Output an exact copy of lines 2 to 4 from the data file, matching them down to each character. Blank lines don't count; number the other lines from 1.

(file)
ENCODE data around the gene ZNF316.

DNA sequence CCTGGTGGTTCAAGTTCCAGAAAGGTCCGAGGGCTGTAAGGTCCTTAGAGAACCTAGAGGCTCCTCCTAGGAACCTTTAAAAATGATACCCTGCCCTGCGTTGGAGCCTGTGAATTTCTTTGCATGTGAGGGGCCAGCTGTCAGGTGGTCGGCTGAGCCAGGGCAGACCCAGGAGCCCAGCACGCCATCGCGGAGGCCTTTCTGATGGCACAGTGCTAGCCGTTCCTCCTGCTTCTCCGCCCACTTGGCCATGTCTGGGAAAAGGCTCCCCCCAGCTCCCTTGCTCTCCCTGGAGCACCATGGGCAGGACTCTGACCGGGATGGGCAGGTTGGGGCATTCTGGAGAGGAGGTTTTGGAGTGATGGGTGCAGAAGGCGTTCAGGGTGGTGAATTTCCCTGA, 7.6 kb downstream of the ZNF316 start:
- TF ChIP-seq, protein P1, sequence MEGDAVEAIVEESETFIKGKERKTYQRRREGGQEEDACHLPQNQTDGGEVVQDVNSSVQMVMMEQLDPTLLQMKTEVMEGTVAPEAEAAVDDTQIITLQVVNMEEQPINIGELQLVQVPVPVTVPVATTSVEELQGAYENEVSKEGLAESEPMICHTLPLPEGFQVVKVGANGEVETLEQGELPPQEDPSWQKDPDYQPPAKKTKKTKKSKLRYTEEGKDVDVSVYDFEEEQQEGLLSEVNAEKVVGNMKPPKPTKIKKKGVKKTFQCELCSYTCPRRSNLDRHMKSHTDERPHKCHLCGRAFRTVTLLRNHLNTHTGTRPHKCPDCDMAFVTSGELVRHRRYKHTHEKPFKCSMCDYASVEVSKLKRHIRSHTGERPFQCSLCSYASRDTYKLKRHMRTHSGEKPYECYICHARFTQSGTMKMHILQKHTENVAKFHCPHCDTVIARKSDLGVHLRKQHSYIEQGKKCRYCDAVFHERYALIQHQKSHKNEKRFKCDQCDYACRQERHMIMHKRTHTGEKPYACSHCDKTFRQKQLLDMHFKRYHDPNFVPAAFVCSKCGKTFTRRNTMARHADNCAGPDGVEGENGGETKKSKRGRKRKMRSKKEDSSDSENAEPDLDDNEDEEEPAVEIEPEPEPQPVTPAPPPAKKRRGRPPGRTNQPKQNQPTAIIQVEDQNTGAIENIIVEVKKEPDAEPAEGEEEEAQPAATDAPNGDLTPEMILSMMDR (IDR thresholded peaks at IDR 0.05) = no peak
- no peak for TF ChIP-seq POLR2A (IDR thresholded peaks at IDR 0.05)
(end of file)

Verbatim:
DNA sequence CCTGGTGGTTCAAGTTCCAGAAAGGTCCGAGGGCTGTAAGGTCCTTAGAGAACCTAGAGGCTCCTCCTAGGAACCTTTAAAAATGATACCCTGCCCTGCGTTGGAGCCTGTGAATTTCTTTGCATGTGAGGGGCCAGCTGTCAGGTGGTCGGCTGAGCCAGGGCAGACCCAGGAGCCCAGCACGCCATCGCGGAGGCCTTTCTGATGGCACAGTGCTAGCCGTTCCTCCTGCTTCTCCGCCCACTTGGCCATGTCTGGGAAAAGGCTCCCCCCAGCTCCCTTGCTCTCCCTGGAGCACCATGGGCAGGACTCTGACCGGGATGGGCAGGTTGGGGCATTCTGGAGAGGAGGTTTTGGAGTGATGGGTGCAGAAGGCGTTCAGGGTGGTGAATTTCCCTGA, 7.6 kb downstream of the ZNF316 start:
- TF ChIP-seq, protein P1, sequence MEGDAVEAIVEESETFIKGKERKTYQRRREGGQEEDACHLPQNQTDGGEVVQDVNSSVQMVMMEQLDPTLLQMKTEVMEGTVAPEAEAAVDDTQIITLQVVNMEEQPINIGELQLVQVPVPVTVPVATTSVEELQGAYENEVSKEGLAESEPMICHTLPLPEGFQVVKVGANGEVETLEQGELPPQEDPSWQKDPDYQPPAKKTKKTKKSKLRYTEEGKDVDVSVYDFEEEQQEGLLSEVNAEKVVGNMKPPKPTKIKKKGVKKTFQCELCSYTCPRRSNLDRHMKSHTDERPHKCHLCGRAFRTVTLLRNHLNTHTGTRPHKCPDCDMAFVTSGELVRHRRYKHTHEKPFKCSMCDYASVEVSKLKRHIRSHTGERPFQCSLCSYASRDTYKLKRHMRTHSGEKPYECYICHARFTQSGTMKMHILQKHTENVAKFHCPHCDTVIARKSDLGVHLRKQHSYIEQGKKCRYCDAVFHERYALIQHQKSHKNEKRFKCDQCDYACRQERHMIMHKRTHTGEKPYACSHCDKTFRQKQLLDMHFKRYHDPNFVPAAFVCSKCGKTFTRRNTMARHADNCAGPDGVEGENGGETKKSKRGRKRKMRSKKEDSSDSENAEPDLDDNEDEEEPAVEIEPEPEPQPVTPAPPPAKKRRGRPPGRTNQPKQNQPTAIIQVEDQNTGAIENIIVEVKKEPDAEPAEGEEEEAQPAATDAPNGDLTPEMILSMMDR (IDR thresholded peaks at IDR 0.05) = no peak
- no peak for TF ChIP-seq POLR2A (IDR thresholded peaks at IDR 0.05)